"A New York Treasure" --Village Voice

Humber-dincked

Philip Humber mastered the Yankees tonight for seven superb innings and the White Sox won a brisk game 2-0. Humber huddled a no-hitter into the seventh before Alex Rodriguez bounced one through the box. AJ Burnett was almost as good, but on a night when each base was precious, the Yankees coughed up two bases too many and the White Sox turned those gifts into their margin of victory.

In the top of the fourth, when the game still shone with the promise of youth, Carlos Quentin led off with a hit. Curtis Granderson got a bad jump on the ball and misplayed a single into a double. Two groundouts plated the run, but the Yankees figured they had made the smart trade. In the top of the ninth, Alexei Ramirez led off by grazing a pop fly behind the mound. Rafael Soriano, in relief of the brilliant Burnett, assumed it had loft enough to reach the infielders and gave up on the play. Jeter was the closest to no-man’s land when the ball thudded to the grass, but the only play on the ball was Soriano’s. The White Sox pinch ran, stole second and got the timely hit to pad the lead. But on this night, that insurance run was surplus to requirements.

In the middle of the game, I got the eerie feeling that I had seen this before. As Philip Humber, making his sixth career start, put the Yanks down with ease, and AJ Burnett put in a strong yet futile effort in response,¬†this game last year versus the Royals’ Bryan Bullington crept into focus. And lo, it came to pass. In the tough loss, AJ Burnett was really a pleasure to watch. The strikeouts were not there, but his control was excellent and his April has been a good one.

Humber spotted his fastball and then used his off-speed stuff generously, keeping the Yankees off balance and on the front-foot all night. The guy had a great game, but I think he’ll get clobbered the next time around, just like Bullington did. I put this mostly on New York’s offense not making the necessary adjustments to the slow-stuff. He did sneak a high fastball past Cano in a crucial at bat in the seventh to derail the Yankees best scoring chance, so give him credit for that.

At this point in the year, I can still feel OK about a game like this given how well AJ Burnett pitched. But with the Red Sox and Rays charging, games like this will probably be tougher to stomach in the very near future.

Categories:  Bronx Banter  Game Recap  Jon DeRosa  Yankees

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16 comments

1 Chyll Will   ~  Apr 25, 2011 10:48 pm

We've seen this way too many times; a pitcher the Yanks have never seen before who is otherwise middling dominates the lineup. Sterling and Waldman called it exactly before the game even started. With all the video they supposedly pour over, why does this team (year after year) seem to be the only one that fails to gain anything from it? Is it a beta wave block or something?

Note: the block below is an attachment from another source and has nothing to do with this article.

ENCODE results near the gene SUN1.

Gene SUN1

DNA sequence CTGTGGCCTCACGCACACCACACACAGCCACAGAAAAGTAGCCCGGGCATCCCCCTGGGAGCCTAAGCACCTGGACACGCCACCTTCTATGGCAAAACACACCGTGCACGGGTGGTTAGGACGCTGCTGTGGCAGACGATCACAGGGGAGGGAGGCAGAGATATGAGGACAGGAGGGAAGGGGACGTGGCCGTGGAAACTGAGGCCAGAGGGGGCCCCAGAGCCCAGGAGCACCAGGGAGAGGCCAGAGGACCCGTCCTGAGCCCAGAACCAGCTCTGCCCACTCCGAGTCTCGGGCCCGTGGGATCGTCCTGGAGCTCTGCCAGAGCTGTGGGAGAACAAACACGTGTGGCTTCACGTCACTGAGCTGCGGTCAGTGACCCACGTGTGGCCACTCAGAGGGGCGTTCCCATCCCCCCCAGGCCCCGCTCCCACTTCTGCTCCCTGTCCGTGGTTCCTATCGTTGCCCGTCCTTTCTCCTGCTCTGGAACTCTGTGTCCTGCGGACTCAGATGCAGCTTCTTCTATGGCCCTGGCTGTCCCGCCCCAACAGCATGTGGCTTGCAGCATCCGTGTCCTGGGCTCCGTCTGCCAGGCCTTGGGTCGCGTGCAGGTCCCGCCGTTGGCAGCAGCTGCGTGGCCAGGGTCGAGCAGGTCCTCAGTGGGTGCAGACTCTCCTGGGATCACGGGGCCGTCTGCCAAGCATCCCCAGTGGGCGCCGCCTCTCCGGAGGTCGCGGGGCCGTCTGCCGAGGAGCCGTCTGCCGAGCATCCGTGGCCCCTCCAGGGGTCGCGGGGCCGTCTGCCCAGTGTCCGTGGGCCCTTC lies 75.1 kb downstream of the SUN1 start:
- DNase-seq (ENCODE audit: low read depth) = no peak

2 Mattpat11   ~  Apr 25, 2011 10:49 pm

Just win the series and this game will be a footnote.

3 Mattpat11   ~  Apr 25, 2011 10:52 pm

[1] They seem to struggle disproportionately with starters that throw 87 mph too.

4 RagingTartabull   ~  Apr 25, 2011 10:56 pm

formerly highly touted/now barely hanging on prospect stifles Yankees in first start against them? I think we've seen this movie about 100 times in the past 15 years, I'm not about to lose any sleep over it.

5 RagingTartabull   ~  Apr 25, 2011 10:58 pm

personally I always go back to this gem as the ultimate example of what we witnessed tonight: http://bit.ly/hqmA25

6 Mattpat11   ~  Apr 25, 2011 11:06 pm

Enrique Wilson and Todd Zeile were the 1-2 hitters in that game.

7 Mr OK Jazz Tokyo   ~  Apr 25, 2011 11:45 pm

[6] C'mon, that has to be a joke, right?

I heard a great random fact today on the baseball today podcast: 1985 Cardinals hit 87 home runs and stole 314 bases. Incredible! These dorky facts always make Mr. OK Jazz TOKYO very happy :)

8 kenboyer made me cry   ~  Apr 25, 2011 11:46 pm

Just saw Ian Kennedy complete a shutout against the Phillies and Cliff Lee 4-0. 10 SOs, no walks.

It's Sadie Hawkins day for pitchers.

9 Mr OK Jazz Tokyo   ~  Apr 25, 2011 11:56 pm

[8] I miss Generation Tres.

10 kenboyer made me cry   ~  Apr 26, 2011 12:04 am

[9] Yeah...who would have thought that all these years later on this very night, Ian Kennedy is the most effective out of the three.

11 Mattpat11   ~  Apr 26, 2011 12:04 am

[9] I don't, if for know other reason than it gets rid of another *awful* artificial nickname.

12 randym77   ~  Apr 26, 2011 12:10 am

IPK has really been pitching very well this year. He basically had one bad game, or his ERA would be a lot lower. Yanks might regret trading him instead of Joba or Hughes.

13 Mr OK Jazz Tokyo   ~  Apr 26, 2011 12:16 am

[11] I just wish they had time to get the t-shirts done. Would have gone great with my NY Giants "Thunder & Lightning" Dayne and Tiki shirt..

14 monkeypants   ~  Apr 26, 2011 2:03 am

[13] Awesome!

15 rbj   ~  Apr 26, 2011 9:07 am

[5] Yeah, but look at the respective records of the teams. I'd rather win the division with a few losses against a no-name than have a bad record & miss the playoffs.

Baseball is like life, your always going to have some frustrating losses in situations where you should win.

16 OldYanksFan   ~  Apr 26, 2011 9:08 am

If one looks at Fast Freddie's success, it seems we are not the only team that has problems with offspeed stuff. I would guess guys like Jeter and Posada, who have slowed bat speed, have hair triggers, and might be especially prone to junk.

Did his ball move a lot? You would think guys would simply sit on the slow stuff, and that there would be some Big Fly's.

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